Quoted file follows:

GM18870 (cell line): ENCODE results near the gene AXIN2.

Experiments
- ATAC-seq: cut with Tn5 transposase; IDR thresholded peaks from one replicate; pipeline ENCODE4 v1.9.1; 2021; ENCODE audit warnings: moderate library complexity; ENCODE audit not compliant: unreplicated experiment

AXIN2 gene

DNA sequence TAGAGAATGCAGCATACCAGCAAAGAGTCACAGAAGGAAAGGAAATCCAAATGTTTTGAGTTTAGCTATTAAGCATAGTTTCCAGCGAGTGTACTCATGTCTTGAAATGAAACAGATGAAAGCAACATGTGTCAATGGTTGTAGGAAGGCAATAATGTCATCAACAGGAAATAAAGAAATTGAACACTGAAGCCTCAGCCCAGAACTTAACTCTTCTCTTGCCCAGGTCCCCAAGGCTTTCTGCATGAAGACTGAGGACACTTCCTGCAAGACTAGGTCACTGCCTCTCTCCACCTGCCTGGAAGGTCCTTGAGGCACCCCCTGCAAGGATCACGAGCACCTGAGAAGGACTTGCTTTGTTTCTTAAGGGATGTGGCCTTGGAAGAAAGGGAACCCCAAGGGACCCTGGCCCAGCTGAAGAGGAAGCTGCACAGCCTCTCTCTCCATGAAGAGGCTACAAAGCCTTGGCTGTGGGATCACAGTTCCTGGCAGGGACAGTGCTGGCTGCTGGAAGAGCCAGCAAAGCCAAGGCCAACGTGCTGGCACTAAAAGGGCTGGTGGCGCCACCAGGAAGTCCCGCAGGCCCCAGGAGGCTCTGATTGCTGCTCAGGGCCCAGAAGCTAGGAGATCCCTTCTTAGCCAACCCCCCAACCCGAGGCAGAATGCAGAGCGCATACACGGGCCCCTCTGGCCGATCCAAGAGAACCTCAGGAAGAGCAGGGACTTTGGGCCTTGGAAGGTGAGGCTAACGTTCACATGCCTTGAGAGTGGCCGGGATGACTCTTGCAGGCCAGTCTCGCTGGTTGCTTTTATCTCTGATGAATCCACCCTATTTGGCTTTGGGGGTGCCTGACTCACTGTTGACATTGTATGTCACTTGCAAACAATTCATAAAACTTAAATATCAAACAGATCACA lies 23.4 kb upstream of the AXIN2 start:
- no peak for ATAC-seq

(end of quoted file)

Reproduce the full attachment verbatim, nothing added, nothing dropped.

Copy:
GM18870 (cell line): ENCODE results near the gene AXIN2.

Experiments
- ATAC-seq: cut with Tn5 transposase; IDR thresholded peaks from one replicate; pipeline ENCODE4 v1.9.1; 2021; ENCODE audit warnings: moderate library complexity; ENCODE audit not compliant: unreplicated experiment

AXIN2 gene

DNA sequence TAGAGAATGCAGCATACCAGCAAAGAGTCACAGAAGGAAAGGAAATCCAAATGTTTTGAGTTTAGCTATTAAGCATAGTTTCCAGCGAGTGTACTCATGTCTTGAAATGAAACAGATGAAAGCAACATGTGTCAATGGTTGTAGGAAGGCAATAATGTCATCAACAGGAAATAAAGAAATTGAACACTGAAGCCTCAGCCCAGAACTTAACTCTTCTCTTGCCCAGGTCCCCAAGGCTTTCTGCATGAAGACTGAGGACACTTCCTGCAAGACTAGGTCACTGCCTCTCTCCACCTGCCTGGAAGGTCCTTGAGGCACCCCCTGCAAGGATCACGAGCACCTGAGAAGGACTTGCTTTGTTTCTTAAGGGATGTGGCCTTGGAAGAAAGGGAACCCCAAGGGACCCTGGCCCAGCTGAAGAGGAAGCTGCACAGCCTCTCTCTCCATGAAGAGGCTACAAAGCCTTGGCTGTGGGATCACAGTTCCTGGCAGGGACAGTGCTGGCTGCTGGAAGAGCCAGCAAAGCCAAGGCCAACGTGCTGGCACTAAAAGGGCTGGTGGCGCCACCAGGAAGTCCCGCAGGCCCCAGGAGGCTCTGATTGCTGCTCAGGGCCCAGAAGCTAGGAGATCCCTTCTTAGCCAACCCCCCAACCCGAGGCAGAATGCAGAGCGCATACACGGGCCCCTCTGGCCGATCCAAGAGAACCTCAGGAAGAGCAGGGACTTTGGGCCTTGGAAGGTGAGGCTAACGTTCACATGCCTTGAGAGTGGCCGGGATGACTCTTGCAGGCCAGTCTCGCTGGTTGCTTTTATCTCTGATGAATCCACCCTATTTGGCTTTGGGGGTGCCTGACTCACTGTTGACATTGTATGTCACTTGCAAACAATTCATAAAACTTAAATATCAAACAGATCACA lies 23.4 kb upstream of the AXIN2 start:
- no peak for ATAC-seq